“It’s time,” Eliana said once she was alone with her husband.
“Thank God,” said Amon. “I can’t wait to get this over with. I sweated through my tuxedo ages ago.”
“Don’t worry, you look great.” Eliana took a blue handkerchief from Amon’s breast pocket and dabbed at his neck.
Amon wore a tuxedo they had purchased especially for tonight. It was the only tux he had ever owned. Like Reuben, Amon was a man of science, and formal dress remained firmly outside of his comfort zone. Eliana loved how he looked in the fitted attire, bow tie and all.
“Do you want to go over the stage directions one more time?” she asked.
“I have something for you.”
“What? Now?” Eliana said, distracted from her original intention.
“We’ve waited years for this, what’s another five minutes?” He withdrew something from his coat pocket—a velvet box that fit in the palm of his hand.
Eliana took it with shaking hands and eased open the lid. She gasped. “Amon…my God, it’s beautiful.”
Amon carefully lifted a silver ring with a large diamond, black as night, from the velvet cushion. He slipped it onto her finger.
She tilted her hand this way and that. It fit perfectly. The smoky translucence of the stone gave it a deceptive depth: she gazed into it and saw tiny stars, microscopic galaxies, swimming in its core.
“It looks just like your mother’s ring, except for the gemstone…how did you find a diamond this color?”
Amon’s mouth turned up at one corner. “I saw how upset you were after you lost the ring in Cairo, so I had it remade from old photographs of my parents. Except for the carbonado—that’s what the black diamond’s called. It was harvested from a meteorite.”
“It’s incredible,” she said. “Thank you.”
Amon gathered her into his arms. “It’s I who should be thanking you. For being here with me tonight, and for working so hard to put this whole thing together. It means so much to me.”
“Please. I had help! Diane is a miracle worker, I’m telling you.” Her heart warmed at his praise. And yet, deep down, she did not register contentment. Putting together the party did not give her satisfaction she had expected, merely relief that it would soon be over. She missed the rich history of archaeology work, the possibility of joy that lay dormant in even the most tedious excavation.
“You’re being modest, as usual,” Amon said. “Without you, none of this would have been possible.” He gestured not merely to the party outside, but to the lobby, the building, the campus and everything it represented.
Eliana smiled and took a deep breath. A curious thing had happened while she adjusted to working as a Fisk Industries employee over the past while. For one, she was glad she was to be able to spend more time with Amon after being on the road so often. Her travels and his work schedule had been erratic before.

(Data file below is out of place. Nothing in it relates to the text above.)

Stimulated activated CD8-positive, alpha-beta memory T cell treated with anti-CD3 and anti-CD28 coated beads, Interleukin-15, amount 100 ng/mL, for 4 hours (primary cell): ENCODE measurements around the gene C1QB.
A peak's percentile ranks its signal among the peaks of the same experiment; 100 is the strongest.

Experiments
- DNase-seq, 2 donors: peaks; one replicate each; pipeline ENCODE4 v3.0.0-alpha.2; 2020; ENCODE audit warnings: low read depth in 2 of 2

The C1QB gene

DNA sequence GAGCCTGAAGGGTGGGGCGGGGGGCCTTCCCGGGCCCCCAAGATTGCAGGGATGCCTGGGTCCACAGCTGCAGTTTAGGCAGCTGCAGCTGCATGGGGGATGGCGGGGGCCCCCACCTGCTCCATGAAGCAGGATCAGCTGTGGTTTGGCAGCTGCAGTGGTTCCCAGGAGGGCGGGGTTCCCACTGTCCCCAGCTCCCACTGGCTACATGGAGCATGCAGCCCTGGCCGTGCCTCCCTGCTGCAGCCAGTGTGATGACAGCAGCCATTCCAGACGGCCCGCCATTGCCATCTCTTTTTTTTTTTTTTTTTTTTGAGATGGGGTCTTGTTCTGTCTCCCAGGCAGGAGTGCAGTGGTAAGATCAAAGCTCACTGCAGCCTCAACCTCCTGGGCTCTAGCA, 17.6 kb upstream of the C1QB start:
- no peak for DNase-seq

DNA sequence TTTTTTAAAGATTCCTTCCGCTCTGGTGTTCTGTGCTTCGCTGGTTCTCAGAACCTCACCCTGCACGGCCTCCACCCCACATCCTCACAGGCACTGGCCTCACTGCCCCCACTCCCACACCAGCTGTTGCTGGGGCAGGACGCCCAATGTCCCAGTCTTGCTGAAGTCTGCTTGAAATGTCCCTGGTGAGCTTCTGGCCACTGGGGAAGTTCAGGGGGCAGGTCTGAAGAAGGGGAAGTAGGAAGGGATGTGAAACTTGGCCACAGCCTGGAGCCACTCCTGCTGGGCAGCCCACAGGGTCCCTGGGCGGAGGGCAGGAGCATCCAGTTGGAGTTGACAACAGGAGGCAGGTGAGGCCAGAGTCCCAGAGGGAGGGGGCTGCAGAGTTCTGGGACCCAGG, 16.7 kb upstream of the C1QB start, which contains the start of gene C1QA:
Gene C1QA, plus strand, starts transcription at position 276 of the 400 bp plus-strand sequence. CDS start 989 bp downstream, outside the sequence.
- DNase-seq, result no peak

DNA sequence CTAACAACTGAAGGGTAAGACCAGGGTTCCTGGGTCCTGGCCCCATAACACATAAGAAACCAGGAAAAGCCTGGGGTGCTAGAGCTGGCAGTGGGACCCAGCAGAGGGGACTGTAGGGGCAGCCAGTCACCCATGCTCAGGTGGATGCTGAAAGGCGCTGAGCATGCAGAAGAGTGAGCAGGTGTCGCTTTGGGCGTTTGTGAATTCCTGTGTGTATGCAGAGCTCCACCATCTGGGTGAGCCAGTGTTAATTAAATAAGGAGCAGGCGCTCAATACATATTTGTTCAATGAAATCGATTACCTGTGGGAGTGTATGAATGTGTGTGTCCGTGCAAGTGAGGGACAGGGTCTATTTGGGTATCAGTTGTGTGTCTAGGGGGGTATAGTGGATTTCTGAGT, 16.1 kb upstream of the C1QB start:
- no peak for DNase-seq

More importantly, their careers had never crossed paths until now. Working with him every day introduced a new aspect to a ten-year-old marriage that had grown, if not stale, then perhaps complacent. She supposed both of them were at fault to a certain extent.
She forgot all that when she saw how Amon’s employees smiled when he walked into a room, how his team of engineers looked up to him, and how the new hires—especially the interns—spoke together in hushed whispers after a chance meeting with “Amonfisk,” and how they always called him “Amonfisk”—one word—like he was a rock star.
Their adoration for him had ignited a spark of passion in her heart again, something she hadn’t felt in recent years of their marriage.
And yet some part of her knew she would never be content if her life revolved around planning events—even important ones like this. It wasn’t enough to make her truly happy.
“I love you, Amon,” Eliana said. “And I’m so proud of what you’ve accomplished.”
“But I miss my job. It’s been so great getting to spend time together for a change, but I’m not ready to give up on it yet.”
“I would never ask you to.”
“You mean that?”
“Of course. I’ll fire you right now, put you on a plane to Greece…or Turkey! I’ll buy a pyramid and ship it home brick by brick if that’s what you want, darling.”
Eliana laughed. In that moment, she fell in love with him all over again. “I know you would.”
She stepped back out of his embrace and rotated the new ring on her finger, thoughtful this time instead of anxious. She imagined how, once the media got over the initial shock of Amon’s announcement, their lives might once again return to normal. Eliana would step down from her role as professional wife and resume her hunt for grant money to build a new organization. Though her life had taken a yearlong detour, she felt a passion for dig trips and old ruins and unanswered questions about ancient cultures resurfacing. She was excited and scared and in love, and it made her feel alive.
“Well,” she said when she remembered to breathe. “Are you ready?”
“No way,” Amon said. “Once I get out there, I’ll be fine. It’s this next part I hate.” He tugged at his damp collar with one finger.
“I know.” She took his hand.